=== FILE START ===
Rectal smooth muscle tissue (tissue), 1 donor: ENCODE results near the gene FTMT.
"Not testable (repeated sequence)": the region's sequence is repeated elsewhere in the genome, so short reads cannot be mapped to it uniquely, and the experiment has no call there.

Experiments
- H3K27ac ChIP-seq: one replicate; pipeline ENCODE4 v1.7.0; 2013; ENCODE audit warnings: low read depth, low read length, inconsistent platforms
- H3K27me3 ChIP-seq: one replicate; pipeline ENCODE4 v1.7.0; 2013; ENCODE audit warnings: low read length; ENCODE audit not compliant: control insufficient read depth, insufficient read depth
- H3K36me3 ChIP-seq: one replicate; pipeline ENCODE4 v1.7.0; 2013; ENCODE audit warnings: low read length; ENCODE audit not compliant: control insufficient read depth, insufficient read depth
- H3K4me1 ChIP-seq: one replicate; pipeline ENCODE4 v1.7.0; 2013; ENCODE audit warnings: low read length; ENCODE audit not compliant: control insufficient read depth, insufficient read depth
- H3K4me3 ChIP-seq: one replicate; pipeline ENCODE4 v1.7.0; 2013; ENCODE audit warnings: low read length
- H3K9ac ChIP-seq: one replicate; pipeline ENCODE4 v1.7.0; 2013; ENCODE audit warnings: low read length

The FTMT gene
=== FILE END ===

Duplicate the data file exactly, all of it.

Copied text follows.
Rectal smooth muscle tissue (tissue), 1 donor: ENCODE results near the gene FTMT.
"Not testable (repeated sequence)": the region's sequence is repeated elsewhere in the genome, so short reads cannot be mapped to it uniquely, and the experiment has no call there.

Experiments
- H3K27ac ChIP-seq: one replicate; pipeline ENCODE4 v1.7.0; 2013; ENCODE audit warnings: low read depth, low read length, inconsistent platforms
- H3K27me3 ChIP-seq: one replicate; pipeline ENCODE4 v1.7.0; 2013; ENCODE audit warnings: low read length; ENCODE audit not compliant: control insufficient read depth, insufficient read depth
- H3K36me3 ChIP-seq: one replicate; pipeline ENCODE4 v1.7.0; 2013; ENCODE audit warnings: low read length; ENCODE audit not compliant: control insufficient read depth, insufficient read depth
- H3K4me1 ChIP-seq: one replicate; pipeline ENCODE4 v1.7.0; 2013; ENCODE audit warnings: low read length; ENCODE audit not compliant: control insufficient read depth, insufficient read depth
- H3K4me3 ChIP-seq: one replicate; pipeline ENCODE4 v1.7.0; 2013; ENCODE audit warnings: low read length
- H3K9ac ChIP-seq: one replicate; pipeline ENCODE4 v1.7.0; 2013; ENCODE audit warnings: low read length

The FTMT gene